So you just figured out how to bluff your way through any general writing task and were feeling pretty good. Now your teacher’s handed you a research project, and you have to go to the library to look stuff up!
Even worse, you’re supposed to use some kind of “Quotation Mechanic’s” guide to show where you got your information . . . and you don’t even know what a “quotation mechanic” is.
Every High school student and GED diploma holder should understand how to quote other people’s work and feel comfortable about citing and using quotations.
Well, you are puzzled, I guess. But your teacher’s talking about quotation mechanics, a method of indicating any outside material that you include in your paper. If you do it right, you can freely use other people’s words and ideas–and you won’t get accused of cheating.
To get started, check out the introductory Frequently Asked Questions included below and then follow whatever links you need.
Frequently Asked Questions
- Why worry about quotation mechanics anyway?
- What is the difference between primary and secondary sources?
- What in the heck is MLA?
- What is the difference between “quoting,” “paraphrasing,” “citing,” and “documenting”?Exactly what is plagiarism?
- How do I indicate where I found a quote?
- What’s a “Works Cited” page? How do I write one?
Why worry about quotation mechanics?
- Your teacher expects you to
- you don’t want to be accused of cheating
- someone else might be interested in your subject and need to find the sources you used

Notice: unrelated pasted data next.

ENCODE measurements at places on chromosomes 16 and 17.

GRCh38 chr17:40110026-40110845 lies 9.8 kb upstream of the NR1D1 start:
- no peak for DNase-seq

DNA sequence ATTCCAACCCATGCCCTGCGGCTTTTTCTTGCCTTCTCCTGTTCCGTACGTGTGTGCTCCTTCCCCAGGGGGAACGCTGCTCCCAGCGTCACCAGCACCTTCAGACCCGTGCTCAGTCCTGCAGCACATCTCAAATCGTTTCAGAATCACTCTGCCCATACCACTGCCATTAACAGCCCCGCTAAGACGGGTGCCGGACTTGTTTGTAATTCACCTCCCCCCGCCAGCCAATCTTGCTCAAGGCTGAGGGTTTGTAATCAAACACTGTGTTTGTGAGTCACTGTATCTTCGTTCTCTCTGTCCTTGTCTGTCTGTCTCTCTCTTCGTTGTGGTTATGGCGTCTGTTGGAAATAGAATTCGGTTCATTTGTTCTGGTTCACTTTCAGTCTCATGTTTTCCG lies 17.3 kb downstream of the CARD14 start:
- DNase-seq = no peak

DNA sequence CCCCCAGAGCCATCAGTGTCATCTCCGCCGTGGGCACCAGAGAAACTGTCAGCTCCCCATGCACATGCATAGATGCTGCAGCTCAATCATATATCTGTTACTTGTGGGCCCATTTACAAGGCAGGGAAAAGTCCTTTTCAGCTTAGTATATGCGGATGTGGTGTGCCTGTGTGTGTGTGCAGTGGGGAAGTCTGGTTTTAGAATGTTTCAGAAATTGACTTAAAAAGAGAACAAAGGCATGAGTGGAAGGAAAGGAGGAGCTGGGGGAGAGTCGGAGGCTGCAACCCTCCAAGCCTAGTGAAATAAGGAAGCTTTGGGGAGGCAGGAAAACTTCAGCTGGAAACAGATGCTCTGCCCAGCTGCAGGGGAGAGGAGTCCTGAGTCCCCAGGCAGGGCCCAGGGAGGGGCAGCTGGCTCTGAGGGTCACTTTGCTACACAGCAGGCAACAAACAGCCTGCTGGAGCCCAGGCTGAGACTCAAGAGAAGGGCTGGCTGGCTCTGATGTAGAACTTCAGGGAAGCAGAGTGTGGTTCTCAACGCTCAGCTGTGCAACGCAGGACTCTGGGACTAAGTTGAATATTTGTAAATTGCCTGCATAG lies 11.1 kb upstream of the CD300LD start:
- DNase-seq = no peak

Primary and Secondary Sources Return to FAQ
With most beginning writing, you are the primary source, drawing upon your own memories, observations, and experiences as you shape your paper. (When writing about literature, the primary source is the short story, novel, poem, or play that you are writing about.)
Anything that you include in your paper that is not from you (or the piece of literature that you are working with) is considered a secondary source.
What is MLA?
MLA refers to the Modern Language Association, a group whose guidelines are the basis of the information you’ll find here. If you’re writing a paper for an English class, chances are you will need to use these when putting together any research project. There are other ways to package research material (e.g., APA, CBE, Chicago).
However, the ideas behind how and when to document a source are quite similar. If there’s a question about which style to use, check with your instructor.
(and other picky stuff)
Accurately citing your sources is important–and, I hate to say it, boring. You’ve got to make certain that you’ve got all the required information and that you’ve put every comma and period in the right place.
There’s really no need to worry about memorizing any of what you find here. Leave room for the important stuff! Simply look through a print or online reference, find a model for the kind of information you’re working with, and follow it. Now, take a deep breath, and let’s get started!
Whenever you cite text, you must make certain that you have identified the author’s name and the location of the quotation. The MLA uses an internal parenthetical style, so you don’t need any numbers for footnotes (and best of all you don’t need to worry about leaving space on your page for the footnote itself!)
The type of information you need to locate the quote varies according to the genre:
- fiction: cite by page number(s)
- poetry: cite by line number(s)
- drama: cite either by act, scene, and line(s) or page
- number(s), depending upon the format of the play
- Note: when citing page or line numbers, you should have two numbers to the right of the hyphen:
(25-27) not (25-7), or (100-01) not (100-1). However, where logically required, you may need three numbers: (99-101).